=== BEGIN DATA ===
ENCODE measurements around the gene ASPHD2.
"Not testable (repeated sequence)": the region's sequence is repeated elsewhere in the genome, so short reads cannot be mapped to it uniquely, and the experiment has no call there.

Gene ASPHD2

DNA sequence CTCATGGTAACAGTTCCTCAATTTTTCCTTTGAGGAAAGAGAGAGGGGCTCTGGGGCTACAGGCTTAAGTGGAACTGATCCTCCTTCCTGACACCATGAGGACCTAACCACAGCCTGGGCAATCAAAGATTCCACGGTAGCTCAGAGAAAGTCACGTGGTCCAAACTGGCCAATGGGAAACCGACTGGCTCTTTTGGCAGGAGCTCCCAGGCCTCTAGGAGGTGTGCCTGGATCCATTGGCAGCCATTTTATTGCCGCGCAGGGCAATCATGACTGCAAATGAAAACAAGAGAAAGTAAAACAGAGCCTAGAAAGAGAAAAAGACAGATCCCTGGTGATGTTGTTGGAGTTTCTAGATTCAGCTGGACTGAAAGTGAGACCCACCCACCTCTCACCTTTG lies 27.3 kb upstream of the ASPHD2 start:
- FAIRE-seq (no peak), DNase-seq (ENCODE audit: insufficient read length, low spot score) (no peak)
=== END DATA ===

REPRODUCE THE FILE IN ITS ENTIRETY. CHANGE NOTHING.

ENCODE measurements around the gene ASPHD2.
"Not testable (repeated sequence)": the region's sequence is repeated elsewhere in the genome, so short reads cannot be mapped to it uniquely, and the experiment has no call there.

Gene ASPHD2

DNA sequence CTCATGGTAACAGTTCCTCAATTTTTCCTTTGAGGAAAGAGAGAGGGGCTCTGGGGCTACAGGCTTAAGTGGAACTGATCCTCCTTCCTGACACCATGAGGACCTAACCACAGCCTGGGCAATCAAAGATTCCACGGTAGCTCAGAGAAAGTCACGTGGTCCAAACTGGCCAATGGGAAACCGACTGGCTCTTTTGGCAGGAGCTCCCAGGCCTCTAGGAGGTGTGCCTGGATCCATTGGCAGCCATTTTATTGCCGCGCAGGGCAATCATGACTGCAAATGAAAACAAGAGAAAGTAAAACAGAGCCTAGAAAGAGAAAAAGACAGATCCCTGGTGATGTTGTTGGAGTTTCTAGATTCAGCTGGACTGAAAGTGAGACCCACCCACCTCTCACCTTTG lies 27.3 kb upstream of the ASPHD2 start:
- FAIRE-seq (no peak), DNase-seq (ENCODE audit: insufficient read length, low spot score) (no peak)